After a couple of high step-count months, June was calmer, with a total of 333,904 steps and a daily average of 11,130, the highest being on my birthday when I went hiking with Katharine and Helen. I’ve continued to put weight on, and am failing to muster any motivation to reverse that. I have, however, started seeing a local physio about fixing my hip problems so that I can start running again. I also wrote up the final stage of the Coast-to-Coast.

My writing was fairly scatty, but I have a number of projects moving. True Clown Stories, originally known as Clown Stories Volume 1, has been in progress for 12 years, but is set to come out in 2024 in association with Peakrill Press. I’ve also produced a short story collection for Peakrill, cramming 12 stories onto an A5 page (I’m particularly proud of a new six-word horror story). On top of all that, I’ve been working on Memetic Infection Hazards, a collection of horror stories which I’m, publishing and will likely be out in August. I’m enjoying working with self/small publishing, which is much more satisfying than submitting to online journals. I’ve just had a piece rejected after 13 months and, really, what is the fucking point? I’d rather sell my writing through etsy.

I finished a lot of half-complete books last month:

  • Children of Time by Adrian Tchaikovsky was an interesting space opera, but was at its best when dealing with the intelligent spiders. The human characters just felt like they were in a science fiction novel.
  • I also read Tchaikovsky’s novella One Day This Will All Be Yours which was stuffed with clever ideas.
  • Death of An Author was produced using ChatGPT. While the novel itself left me unmoved, the afterword was exciting and provocative.
  • All The Minutes was a conceptual novel produced for NaNoGenMo, which was incredibly engaging.
  • The writing in Johnson at 10 was annoying, not least for censoring the swearing. It did a good job of describing Boris Johnson’s essential failure in winning an 80-seat majority and wasting it.
  • Andrew O’Neill’s History of Heavy Metal was engaging and helped me reclaim my 90’s self a little. I heard about this book through an excellent podcast appearance from O’Neill.
  • I also wrote a small blog post about The Virgin Suicides, which I read last month.

After a few failed attempts I finished watching Yellowjackets Season 2, although this involved a fair amount of double-screening. It’s tonally all over the place, with the lightly comic tone interrupted by some genuinely disturbing moments towards the end of the season. Black Mirror was, as ever a mixed bag, the highlight being Joan is Awful. The BBC’s documentary The Trouble with KanYe was a grim look at the West’s career since 2016. Such a waste of talent.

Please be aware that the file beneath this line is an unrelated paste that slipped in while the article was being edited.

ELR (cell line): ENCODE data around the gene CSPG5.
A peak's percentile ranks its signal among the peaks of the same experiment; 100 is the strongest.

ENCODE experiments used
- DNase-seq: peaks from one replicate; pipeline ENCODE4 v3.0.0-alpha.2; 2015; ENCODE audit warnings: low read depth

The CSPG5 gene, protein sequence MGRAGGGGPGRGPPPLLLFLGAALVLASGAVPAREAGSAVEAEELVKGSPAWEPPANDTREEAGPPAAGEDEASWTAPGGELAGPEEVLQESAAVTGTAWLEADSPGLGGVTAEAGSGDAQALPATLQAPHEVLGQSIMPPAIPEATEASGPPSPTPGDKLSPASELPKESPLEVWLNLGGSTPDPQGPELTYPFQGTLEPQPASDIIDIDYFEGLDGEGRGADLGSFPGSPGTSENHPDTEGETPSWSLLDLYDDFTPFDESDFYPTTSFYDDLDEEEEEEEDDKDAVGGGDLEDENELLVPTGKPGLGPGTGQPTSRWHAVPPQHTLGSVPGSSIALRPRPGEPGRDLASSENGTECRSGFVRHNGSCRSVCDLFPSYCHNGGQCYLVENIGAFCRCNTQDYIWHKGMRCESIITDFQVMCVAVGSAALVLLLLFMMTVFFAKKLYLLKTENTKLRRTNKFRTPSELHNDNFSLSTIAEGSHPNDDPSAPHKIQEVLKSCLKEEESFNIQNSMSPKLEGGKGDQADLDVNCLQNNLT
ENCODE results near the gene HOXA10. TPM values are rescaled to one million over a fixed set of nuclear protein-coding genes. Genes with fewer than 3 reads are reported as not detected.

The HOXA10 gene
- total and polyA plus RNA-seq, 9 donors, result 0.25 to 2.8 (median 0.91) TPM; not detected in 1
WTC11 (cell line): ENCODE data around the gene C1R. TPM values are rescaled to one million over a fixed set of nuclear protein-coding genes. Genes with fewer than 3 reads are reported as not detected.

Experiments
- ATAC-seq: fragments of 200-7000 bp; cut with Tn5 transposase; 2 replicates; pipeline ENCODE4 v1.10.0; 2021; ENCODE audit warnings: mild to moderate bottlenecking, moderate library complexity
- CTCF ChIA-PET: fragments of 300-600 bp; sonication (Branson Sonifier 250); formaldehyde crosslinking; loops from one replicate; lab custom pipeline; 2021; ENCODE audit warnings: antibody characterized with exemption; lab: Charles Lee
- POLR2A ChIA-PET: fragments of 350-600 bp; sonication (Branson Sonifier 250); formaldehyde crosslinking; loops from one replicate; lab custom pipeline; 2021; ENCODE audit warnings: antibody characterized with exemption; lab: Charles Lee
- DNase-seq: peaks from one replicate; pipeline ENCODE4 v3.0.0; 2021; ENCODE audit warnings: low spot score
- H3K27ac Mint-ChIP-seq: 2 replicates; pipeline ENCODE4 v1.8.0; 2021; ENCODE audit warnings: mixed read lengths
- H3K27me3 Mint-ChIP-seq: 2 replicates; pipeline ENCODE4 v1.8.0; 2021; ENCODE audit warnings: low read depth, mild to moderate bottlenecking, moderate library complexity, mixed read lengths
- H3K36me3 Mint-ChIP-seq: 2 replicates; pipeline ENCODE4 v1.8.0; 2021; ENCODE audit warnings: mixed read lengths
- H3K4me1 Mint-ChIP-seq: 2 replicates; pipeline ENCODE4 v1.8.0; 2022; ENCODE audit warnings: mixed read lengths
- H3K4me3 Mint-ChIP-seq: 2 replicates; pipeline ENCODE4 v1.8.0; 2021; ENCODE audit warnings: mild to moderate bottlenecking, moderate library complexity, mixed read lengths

I watched a few movies but the highlight was Martyrs. It’s difficult to recommend such an unpleasant movie, and one that is based around women being tortured. It would be easy dismiss the film as ‘torture porn’, but I’ve been thinking about it for a month now. My strongest reaction has been a lingering sadness. This may be one of the best horror films I’ve seen.

A review of Martyrs from Letterboxd

Towards the end of the month I ran a workshop on AI and Creative Writing (details and links here). Running a two-hour online event on a weeknight was a bit much, but it was fun I’m still cynical about LLMs, but there is something important happening. At a neighbourhood barbecue someone was telling me about how his company is seeing impressive results through using AI to make unit tests and documentation.

I am totally going to win at Spotify Unwrapped this year – although no-one really loses, do they? My playlist of interesting songs for 2023 has now reached 104 items, mostly new music. Andrew O’Neill’s death metal recommendations have also added some interesting tracks. But it looks like the most-played song will be My Neighbourhood, a minimalist song from the Martyrs soundtrack that I can’t stop playing.

I ended the month in Blackpool, cat-sitting for Muffy’s cat Sashimi. On the last night in June, I went on the walk to the top of the Big One roller coaster. It was an amazing experience.

The month ended with an awful spell of insomnia. I function very poorly on low sleep, the nadir of which was managing to throw my Fitbit out with my lunch at the office.

  • I started playing the video game Alan Wake, but got bored when I reached the firsat boss fight. All of the combat elements made the story feel banal.
  • I’m still settling into the house, but I did finally get a couple of pictures framed. I’m still making no progress on putting up new curtains.
  • I published a blog post about my trip to Sweden in May.
  • I read a cache of blog posts from 2001/2 which I was considering importing to this blog. The posts were interesting but also very scrappy. I think I’ve improved considerably as a writer since then.